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Law is not rational | 355 comments | Create New Account
Comments belong to whoever posts them. Please notify us of inappropriate comments.
Law is not rational
Authored by: PJ on Tuesday, July 03 2012 @ 11:51 AM EDT
This ruling provides a very clear example of the non-rational nature of law (not making a judgement about whether non-rational law is a good thing or a bad thing). On a plain reading of the opinion, it starts by asserting that the affordable care act can be tried by the court at this time because it is not a tax. The majority then goes on to assert that neither the commerce clause nor the general welfare clauses provide congress with the power to pass this act, but then it asserts that it is within congress' power under the taxation clause. Thus a plain reading of the majority opinion is that the act could be ruled upon because it is not a tax, but at the same time it is constitutional because it is a tax.

Law is rational, if you understand the rationale.

Let me try to explain. Again.

You misunderstood something pivotal when you write: "it starts by asserting that the affordable care act can be tried by the court at this time because it is not a tax."

That isn't correct. The court said it is not a tax under the requirements of the Anti-Injunction Act, which is what some had told the court mean it lacked jurisdiction. So the court looked at the act itself, and it saw that the health care act uses two terms, tax and penalty, and they don't mean identical things. So, under *that act*, it meant that the individual penalty under ACA, which is called a penalty, not a tax, is not a tax, under the strict rules of the Anti-Injunction Act.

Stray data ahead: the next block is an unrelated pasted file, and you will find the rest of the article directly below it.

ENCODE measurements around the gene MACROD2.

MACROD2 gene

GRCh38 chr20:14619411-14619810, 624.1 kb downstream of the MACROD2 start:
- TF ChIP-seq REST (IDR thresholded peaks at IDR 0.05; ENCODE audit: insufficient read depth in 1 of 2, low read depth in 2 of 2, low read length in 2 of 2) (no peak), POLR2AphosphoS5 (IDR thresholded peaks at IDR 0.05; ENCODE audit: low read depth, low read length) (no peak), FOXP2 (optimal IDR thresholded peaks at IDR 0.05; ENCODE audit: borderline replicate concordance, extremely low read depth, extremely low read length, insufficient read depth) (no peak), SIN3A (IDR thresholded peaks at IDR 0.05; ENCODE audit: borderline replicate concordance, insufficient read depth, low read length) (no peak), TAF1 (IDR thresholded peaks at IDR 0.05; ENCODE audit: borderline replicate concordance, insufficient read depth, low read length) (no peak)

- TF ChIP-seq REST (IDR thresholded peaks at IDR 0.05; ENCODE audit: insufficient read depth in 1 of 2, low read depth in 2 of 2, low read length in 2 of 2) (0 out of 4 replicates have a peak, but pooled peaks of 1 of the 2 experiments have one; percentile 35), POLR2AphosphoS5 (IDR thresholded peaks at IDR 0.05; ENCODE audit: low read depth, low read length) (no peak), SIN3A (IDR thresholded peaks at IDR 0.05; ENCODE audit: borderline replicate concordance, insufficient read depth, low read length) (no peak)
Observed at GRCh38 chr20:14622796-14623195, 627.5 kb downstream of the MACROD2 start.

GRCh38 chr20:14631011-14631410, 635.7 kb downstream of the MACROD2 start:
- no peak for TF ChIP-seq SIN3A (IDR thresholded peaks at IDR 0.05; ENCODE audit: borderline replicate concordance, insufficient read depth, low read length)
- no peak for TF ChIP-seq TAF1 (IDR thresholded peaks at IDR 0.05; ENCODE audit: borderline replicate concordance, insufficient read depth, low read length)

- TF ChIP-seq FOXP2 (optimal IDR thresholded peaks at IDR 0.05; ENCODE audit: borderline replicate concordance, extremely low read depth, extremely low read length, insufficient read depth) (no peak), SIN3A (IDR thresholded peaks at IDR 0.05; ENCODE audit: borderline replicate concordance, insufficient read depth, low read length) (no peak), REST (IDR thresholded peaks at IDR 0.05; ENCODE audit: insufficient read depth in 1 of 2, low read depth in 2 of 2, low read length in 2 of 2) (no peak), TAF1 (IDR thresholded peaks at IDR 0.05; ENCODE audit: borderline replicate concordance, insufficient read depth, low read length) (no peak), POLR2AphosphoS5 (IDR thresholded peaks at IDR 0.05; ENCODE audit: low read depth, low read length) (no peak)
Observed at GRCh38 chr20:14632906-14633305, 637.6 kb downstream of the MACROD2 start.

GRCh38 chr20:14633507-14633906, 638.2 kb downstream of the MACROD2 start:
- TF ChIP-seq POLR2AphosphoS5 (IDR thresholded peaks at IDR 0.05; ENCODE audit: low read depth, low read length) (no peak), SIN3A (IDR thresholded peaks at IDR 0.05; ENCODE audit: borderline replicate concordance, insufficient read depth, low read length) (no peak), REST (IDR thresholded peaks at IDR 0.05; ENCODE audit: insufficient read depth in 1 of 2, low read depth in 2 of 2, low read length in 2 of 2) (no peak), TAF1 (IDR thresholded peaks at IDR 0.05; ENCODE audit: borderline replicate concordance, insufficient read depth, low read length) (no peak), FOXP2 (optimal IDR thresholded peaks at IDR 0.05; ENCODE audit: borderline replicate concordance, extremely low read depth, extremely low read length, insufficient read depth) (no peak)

Next, the court examined the Commerce Clause. Does it make it possible for the government to force people to buy a product they don't all want to buy? And examining *that law*, they decided no. The government can't force them.

Next, it looked at the powers of Congress to tax. Did the government have the power to lay a penalty, to be collected as a tax, on those who don't buy a product they don't want to buy? And the answer was yes, within the four corners of the powers the US Constitution gives to the Congress. It can tax. So while the penalty isn't a tax, strictly speaking, it is being collected by the IRS at the same time as taxes, and it's not designed as a punishment in that you don't break the law by not buying insurance as long as you pay the penalty -- the choice is up to you -- so it's an encouragement not to freeload on the rest of us.

Do you see the difference? The government can't force you to buy insurance, but it can ask you to pay a fee if you don't, so as to make sure the rest of us are protected from you.

Freedom is great, but when it hurts other people, your freedom may have to be limited to what does *not* hurt other people. That is the rationale for ACA, and frankly for a lot of laws. People will do whatever benefits them, often, and that can be painful for others. Some people like to kill other people, after all, so the government says you can't do that. And even in civil matters, some people really enjoy defrauding other people and getting rich that way, because it's quick and easy. But the government passes laws that you can't do that, or at least that there are penalties if they catch you.

But the penalty in ACA isn't like that. It's not saying you are bad or doing anything wrong, just that it's got a fee asigned to your choice, so you figure out the math and do what you prefer, and the penalty is to encourage you not to lack insurance, because when you don't have insurance, you are a potential burden on the rest of us.

[ Reply to This | Parent | # ]

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